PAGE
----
Any teacher or school leader having spent time teaching will appreciate that no two classrooms are the same, which goes for any area of desk or personal space you might have within that environment. Whilst some have done away with the traditional desk at the front of the classroom altogether or rearranged the environment for more flexibility, others find that there is still a place for quiet periods of working. Whichever you prefer, we’ve come up with some simple ideas to transform your environment.
An approachable environment
Some educators see the traditional teacher’s desk as a barrier between themselves and their students, blocking approachability for questions, queries or ideas. Counter this and make it a more forward-facing space – we’ve seen examples of some teaching professionals turning the student-facing side of their desk into a bulletin or planner that encourages interaction and collaboration. Alternatively, a simple addition of personalisation can be a good talking point to cut through any barriers, such as TV or film posters and images.
Making the most of a small space
If you value having your own space but don’t have a lot to work with, there are plenty of hacks to help you make the most of what you’ve got. For example, if you don’t sit at your desk too often whilst communicating with your class, try turning your desk against a wall and utilising the opposite wall space to pin memos, calendars and stationery organisers, or creating a corner space to maximise your wall space.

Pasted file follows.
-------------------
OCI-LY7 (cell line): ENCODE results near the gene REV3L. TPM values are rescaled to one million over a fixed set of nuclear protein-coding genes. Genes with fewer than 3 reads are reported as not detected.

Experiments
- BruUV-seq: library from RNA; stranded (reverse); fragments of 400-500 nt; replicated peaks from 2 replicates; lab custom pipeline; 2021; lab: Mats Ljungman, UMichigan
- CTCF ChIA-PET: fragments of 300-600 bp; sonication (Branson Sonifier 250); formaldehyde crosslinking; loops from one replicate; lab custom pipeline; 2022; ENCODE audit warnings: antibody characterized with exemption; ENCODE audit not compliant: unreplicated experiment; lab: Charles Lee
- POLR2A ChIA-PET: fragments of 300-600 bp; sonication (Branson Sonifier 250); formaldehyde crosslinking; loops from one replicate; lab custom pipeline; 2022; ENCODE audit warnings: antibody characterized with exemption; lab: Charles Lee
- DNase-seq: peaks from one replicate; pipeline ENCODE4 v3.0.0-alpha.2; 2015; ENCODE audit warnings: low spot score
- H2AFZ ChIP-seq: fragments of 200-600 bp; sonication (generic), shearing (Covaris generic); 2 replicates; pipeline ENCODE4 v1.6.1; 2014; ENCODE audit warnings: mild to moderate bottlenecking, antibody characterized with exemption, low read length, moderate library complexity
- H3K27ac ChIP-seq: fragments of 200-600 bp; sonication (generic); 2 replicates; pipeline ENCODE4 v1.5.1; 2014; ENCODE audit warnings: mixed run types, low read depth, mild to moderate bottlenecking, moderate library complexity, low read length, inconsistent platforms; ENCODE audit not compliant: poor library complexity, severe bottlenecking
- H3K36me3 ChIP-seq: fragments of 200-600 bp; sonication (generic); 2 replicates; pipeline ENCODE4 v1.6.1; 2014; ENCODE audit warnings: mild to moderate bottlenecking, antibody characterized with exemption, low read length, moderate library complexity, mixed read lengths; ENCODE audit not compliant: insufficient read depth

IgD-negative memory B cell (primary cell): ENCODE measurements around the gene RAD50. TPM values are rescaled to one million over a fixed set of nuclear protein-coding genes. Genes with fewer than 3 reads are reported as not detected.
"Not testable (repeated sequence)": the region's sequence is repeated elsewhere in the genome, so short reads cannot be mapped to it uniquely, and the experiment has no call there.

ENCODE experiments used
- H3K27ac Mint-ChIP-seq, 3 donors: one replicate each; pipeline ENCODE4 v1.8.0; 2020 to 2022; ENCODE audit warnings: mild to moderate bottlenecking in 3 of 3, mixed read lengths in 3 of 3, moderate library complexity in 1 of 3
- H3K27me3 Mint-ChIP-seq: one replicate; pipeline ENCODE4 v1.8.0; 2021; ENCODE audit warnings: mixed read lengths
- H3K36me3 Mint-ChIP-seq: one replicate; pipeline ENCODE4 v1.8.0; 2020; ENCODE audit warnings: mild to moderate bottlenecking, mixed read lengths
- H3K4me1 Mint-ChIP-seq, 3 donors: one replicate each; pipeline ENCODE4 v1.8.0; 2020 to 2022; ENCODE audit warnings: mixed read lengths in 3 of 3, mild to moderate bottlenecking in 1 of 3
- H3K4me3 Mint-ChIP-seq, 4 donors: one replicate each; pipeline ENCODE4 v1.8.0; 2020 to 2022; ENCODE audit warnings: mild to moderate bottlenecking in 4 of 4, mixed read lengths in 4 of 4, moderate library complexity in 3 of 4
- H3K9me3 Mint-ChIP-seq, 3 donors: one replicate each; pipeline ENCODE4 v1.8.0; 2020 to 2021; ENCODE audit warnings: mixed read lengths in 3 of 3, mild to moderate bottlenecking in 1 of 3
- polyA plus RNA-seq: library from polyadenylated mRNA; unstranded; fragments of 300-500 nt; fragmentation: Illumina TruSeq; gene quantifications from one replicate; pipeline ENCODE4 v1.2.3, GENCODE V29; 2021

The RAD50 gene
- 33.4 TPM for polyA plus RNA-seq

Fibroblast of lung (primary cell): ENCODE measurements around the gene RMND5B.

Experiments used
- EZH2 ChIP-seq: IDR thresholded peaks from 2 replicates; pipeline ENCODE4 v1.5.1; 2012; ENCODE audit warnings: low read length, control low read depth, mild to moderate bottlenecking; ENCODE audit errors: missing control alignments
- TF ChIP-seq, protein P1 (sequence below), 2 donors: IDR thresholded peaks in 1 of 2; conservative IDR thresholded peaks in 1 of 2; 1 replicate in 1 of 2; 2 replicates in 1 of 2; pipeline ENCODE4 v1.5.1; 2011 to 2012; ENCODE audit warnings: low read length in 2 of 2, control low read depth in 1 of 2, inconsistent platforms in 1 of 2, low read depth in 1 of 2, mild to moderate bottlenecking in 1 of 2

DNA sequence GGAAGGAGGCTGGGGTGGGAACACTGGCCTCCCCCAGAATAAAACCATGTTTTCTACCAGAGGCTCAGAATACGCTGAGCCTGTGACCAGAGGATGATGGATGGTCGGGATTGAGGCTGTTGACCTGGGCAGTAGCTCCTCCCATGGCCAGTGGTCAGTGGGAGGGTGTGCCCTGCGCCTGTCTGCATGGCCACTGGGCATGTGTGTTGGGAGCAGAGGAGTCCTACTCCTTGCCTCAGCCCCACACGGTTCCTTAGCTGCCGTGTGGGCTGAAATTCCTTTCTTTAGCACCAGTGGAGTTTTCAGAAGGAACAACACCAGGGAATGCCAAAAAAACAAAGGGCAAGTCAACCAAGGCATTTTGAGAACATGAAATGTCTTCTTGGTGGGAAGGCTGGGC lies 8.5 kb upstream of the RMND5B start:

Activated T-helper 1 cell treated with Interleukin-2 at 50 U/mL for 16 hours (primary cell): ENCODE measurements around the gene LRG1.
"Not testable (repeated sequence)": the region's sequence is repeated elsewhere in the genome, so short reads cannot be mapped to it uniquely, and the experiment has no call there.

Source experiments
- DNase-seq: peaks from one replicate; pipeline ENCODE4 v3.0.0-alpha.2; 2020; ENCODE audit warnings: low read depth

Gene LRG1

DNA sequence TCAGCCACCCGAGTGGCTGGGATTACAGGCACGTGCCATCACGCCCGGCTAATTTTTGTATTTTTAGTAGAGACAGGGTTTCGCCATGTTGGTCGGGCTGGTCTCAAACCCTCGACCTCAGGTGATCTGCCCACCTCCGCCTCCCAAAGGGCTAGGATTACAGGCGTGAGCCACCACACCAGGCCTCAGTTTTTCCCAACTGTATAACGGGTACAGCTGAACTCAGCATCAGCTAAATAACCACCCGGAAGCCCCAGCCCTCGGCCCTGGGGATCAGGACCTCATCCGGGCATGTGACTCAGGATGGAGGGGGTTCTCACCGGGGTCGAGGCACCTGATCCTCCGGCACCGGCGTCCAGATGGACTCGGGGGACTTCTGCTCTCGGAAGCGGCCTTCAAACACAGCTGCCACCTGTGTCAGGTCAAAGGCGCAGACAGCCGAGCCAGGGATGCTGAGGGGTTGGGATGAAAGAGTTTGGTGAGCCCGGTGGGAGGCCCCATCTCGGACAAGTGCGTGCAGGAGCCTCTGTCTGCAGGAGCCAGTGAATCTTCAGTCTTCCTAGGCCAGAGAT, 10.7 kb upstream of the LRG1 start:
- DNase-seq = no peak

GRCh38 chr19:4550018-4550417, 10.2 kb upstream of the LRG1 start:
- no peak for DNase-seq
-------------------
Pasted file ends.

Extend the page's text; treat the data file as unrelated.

If you value simplicity, invest in some low-maintenance plants, such as cacti or succulents, to brighten up your space and make a more appealing place in which to sit during quieter periods.
One of the biggest arguments for needing a desk in your classroom today is for storage and organisation. From stationery, hand-outs and the base for your laptop to device chargers and the place where you keep teabags, the desk can act as a central hub for many teachers. If you find you prefer to stand, walk around or even sit at pupils’ tables whilst you’re teaching, why not turn your desk space into the ultimate organiser? Pinterest is a great platform for finding inspiration.
An ongoing project
Finally, why not turn the space into something your whole class or tutor group can get involved in? This could be an ongoing project related to something they’re learning with you during a term, such as a mood board or collage, or more of a community-focused space to utilise during tutor sessions.
What are your thoughts on desks in the classroom? Have you found a creative way to get the most out of your desk space? Share your tips and photos with us on Twitter!